By Amos Lawless
It has long been recognized that there are strong interactions between the atmosphere and the ocean. For example, the sea surface temperature affects what happens in the lower boundary of the atmosphere, while heat, momentum and moisture fluxes from the atmosphere help determine the ocean state. Such two-way interactions are made use of in forecasting on seasonal or climate time scales, with computational simulations of the coupled atmosphere-ocean system being routinely used. More recently operational forecasting centres have started to move towards representing the coupled system on shorter time scales, with the idea that even for a weather forecast of a few hours or days ahead, knowledge of the ocean can provide useful information.
A big challenge in performing coupled atmosphere-ocean simulations on short time scales is to determine the current state of both the atmosphere and ocean from which to make a forecast. In standard atmospheric or oceanic prediction the current state is determined by combining observations (for example, from satellites) with computational simulations, using techniques known as data assimilation. Data assimilation aims to produce the optimal combination of the available information, taking into account the statistics of the errors in the data and the physics of the problem. This is a well-established science in forecasting for the atmosphere or ocean separately, but determining the coupled atmospheric and oceanic states together is more difficult. In particular, the atmosphere and ocean evolve on very different space and time scales, which is not very well handled by current methods of data assimilation. Furthermore, it is important that the estimated atmospheric and oceanic states are consistent with each other, otherwise unrealistic features may appear in the forecast at the air-sea boundary (a phenomenon known as initialization shock).
However, testing new methods of data assimilation on simulations of the full atmosphere-ocean system is non-trivial, since each simulation uses a lot of computational resources. In recent projects sponsored by the European Space Agency and the Natural Environment Research Council we have developed an idealised system on which to develop new ideas. Our system consists of just one single column of the atmosphere (based on the system used at the European Centre for Medium-range Weather Forecasts, ECMWF) coupled to a single column of the ocean, as illustrated in Figure 1. Using this system we have been able to compare current data assimilation methods with new, intermediate methods currently being developed at ECMWF and the Met Office, as well as with more advanced methods that are not yet technically possible to implement in the operational systems. Results indicate that even with the intermediate methods it is possible to gain useful information about the atmospheric state from observations of the ocean. However, there is potentially more benefit to be gained in moving towards advanced data assimilation methods over the coming years. We can certainly expect that in years to come observations of the ocean will provide valuable information for our daily weather forecasts.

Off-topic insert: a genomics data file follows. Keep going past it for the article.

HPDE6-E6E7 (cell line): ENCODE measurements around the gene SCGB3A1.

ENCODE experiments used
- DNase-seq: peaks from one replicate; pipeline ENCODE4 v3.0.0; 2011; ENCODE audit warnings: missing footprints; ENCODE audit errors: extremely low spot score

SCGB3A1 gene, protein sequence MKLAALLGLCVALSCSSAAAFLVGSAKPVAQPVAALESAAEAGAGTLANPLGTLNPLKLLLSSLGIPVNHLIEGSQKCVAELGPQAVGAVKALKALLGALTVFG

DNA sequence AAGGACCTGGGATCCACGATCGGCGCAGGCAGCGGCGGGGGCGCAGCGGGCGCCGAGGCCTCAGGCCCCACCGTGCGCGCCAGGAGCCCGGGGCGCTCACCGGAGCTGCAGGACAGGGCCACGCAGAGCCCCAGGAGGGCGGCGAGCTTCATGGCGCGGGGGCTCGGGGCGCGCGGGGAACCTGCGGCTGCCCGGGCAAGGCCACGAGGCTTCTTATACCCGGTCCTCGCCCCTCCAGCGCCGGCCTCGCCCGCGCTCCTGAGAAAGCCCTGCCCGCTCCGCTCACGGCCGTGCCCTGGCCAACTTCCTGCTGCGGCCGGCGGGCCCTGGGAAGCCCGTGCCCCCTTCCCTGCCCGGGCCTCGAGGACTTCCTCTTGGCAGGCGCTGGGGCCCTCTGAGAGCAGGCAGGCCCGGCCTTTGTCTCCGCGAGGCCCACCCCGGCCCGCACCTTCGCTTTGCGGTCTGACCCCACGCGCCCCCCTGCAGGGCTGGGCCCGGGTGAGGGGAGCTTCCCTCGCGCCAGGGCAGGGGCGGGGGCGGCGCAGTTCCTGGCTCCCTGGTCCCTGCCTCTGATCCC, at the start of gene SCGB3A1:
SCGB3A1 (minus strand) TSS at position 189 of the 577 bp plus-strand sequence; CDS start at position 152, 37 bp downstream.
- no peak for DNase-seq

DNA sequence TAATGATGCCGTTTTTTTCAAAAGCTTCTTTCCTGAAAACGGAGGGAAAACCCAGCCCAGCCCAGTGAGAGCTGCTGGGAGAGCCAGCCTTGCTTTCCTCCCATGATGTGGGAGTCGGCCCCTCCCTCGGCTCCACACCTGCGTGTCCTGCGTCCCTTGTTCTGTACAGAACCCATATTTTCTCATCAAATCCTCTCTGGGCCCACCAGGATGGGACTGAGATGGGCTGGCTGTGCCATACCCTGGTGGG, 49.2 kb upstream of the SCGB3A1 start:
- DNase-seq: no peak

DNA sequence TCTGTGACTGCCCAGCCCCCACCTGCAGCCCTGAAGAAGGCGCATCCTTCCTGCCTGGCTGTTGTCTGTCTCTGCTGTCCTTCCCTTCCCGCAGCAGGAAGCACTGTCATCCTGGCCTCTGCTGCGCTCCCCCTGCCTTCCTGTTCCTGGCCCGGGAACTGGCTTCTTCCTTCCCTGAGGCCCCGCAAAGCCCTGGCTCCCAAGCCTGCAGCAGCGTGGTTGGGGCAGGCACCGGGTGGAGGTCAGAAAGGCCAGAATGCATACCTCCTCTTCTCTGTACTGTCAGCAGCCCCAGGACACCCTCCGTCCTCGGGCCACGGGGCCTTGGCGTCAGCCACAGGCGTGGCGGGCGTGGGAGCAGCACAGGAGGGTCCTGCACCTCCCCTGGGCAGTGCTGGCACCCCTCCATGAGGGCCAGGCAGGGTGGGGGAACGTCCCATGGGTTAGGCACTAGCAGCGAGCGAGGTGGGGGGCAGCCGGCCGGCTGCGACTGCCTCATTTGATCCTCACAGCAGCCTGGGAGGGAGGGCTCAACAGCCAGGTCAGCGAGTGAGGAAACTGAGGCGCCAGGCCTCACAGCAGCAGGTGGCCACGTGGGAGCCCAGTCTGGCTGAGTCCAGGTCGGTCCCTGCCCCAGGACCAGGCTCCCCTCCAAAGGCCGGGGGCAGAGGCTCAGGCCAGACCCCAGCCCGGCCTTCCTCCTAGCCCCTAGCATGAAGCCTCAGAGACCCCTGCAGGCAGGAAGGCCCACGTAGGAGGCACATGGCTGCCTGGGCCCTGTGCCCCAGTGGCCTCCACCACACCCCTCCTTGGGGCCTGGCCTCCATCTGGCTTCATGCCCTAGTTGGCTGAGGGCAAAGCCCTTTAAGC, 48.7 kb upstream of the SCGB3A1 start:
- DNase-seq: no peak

Smith, P.J., Fowler, A.M. and Lawless, A.S., 2015. Exploring strategies for coupled 4D-Var data assimilation using an idealised atmosphere-ocean model. Tellus A, 67, 27025, http://dx.doi.org/10.3402/tellusa.v67.27025.
Fowler, A.M. and Lawless, A.S., 2016. An idealized study of coupled atmosphere-ocean 4D-Var in the presence of model error. Monthly Weather Review, 144, 4007-4030, https://doi.org/10.1175/MWR-D-15-0420.1